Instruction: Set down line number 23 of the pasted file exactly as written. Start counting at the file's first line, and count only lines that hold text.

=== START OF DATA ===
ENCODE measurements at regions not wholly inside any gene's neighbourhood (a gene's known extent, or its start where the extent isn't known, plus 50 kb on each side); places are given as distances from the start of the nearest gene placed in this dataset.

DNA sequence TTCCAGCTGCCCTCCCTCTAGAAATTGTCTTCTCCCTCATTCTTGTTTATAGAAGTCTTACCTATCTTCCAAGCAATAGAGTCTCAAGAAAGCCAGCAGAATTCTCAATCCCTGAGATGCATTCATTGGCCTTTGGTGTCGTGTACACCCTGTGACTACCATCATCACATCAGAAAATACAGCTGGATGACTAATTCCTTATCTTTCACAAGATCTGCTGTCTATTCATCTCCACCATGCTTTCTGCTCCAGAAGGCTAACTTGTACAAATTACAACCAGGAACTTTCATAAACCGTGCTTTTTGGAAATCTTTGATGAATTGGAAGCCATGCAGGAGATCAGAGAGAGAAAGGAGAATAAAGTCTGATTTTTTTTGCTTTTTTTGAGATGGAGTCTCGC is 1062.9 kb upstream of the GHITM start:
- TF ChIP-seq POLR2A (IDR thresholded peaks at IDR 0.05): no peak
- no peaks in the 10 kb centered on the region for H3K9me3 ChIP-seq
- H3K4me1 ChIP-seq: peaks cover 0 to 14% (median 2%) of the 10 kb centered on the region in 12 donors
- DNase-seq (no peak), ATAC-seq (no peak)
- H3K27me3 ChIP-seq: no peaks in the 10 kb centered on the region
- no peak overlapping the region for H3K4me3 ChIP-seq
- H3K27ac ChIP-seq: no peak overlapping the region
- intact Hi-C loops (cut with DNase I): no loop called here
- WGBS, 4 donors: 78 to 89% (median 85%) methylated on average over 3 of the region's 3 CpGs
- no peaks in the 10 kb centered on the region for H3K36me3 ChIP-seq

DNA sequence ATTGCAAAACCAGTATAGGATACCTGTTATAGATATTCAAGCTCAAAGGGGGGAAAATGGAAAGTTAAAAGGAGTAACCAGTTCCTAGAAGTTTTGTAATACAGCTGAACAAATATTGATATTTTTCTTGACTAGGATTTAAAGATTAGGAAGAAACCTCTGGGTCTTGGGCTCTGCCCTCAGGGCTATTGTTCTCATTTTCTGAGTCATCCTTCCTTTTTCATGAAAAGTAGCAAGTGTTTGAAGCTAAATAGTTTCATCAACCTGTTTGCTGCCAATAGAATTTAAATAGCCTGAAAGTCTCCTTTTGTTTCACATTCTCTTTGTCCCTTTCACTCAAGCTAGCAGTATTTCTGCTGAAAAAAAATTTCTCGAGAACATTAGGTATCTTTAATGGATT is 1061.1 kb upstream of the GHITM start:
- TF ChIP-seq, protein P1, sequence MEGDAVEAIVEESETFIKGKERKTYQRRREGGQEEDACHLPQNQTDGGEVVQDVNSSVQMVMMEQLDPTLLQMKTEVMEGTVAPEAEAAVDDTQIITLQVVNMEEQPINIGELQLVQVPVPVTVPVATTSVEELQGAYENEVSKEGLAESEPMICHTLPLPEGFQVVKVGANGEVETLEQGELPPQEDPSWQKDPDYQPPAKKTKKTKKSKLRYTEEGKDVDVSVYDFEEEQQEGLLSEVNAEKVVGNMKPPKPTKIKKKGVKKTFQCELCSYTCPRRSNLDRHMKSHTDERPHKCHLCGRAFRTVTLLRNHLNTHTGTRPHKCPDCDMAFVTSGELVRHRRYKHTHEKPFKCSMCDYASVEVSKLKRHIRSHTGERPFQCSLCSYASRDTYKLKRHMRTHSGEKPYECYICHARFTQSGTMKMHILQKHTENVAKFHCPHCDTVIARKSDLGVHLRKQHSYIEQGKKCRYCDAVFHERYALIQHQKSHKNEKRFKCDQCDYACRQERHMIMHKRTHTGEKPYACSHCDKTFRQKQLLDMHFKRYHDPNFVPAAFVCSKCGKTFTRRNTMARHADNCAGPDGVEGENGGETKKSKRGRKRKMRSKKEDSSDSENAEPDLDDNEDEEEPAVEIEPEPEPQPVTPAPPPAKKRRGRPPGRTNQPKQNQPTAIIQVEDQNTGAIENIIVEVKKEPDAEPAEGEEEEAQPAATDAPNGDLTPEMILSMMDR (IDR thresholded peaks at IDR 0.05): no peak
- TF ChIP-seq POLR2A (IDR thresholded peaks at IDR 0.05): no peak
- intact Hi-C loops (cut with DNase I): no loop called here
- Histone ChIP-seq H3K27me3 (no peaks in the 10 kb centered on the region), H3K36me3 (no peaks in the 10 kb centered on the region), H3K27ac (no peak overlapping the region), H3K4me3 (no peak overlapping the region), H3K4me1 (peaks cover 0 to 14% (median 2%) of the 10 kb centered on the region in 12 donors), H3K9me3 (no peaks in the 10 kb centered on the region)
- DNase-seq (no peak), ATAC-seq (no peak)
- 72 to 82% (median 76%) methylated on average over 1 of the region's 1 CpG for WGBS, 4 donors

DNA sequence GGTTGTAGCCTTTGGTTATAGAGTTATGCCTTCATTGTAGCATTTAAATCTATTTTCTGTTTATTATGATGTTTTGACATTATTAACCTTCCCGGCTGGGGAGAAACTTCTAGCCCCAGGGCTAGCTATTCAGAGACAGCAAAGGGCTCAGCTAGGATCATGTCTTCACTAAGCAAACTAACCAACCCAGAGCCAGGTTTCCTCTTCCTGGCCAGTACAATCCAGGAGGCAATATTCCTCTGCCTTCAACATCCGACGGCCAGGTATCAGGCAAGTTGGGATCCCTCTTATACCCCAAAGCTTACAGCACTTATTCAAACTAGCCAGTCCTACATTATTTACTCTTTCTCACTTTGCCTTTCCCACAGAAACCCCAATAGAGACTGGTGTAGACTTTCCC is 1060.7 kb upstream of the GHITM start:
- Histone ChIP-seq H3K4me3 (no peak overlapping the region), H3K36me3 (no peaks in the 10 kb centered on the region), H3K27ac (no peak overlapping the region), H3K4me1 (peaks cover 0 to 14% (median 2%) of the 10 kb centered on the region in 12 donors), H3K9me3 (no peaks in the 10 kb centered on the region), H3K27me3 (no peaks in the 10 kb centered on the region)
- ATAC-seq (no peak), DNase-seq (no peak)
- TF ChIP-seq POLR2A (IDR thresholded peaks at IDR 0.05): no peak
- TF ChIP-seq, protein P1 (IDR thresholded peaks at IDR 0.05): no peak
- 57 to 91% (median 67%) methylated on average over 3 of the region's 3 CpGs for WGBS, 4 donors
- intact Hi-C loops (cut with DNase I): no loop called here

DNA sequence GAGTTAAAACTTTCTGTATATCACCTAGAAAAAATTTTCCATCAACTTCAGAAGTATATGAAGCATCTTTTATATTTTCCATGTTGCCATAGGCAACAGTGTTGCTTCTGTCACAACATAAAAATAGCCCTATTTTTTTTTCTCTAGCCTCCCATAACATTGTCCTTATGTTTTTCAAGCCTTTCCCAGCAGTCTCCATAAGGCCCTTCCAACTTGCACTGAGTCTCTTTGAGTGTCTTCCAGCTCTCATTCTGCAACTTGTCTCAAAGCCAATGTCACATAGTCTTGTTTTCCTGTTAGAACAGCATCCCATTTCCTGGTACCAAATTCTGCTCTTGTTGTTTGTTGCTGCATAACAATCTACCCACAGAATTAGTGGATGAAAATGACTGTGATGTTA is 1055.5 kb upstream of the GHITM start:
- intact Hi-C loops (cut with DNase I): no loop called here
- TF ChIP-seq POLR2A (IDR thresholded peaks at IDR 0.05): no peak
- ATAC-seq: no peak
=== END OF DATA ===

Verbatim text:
- TF ChIP-seq POLR2A (IDR thresholded peaks at IDR 0.05): no peak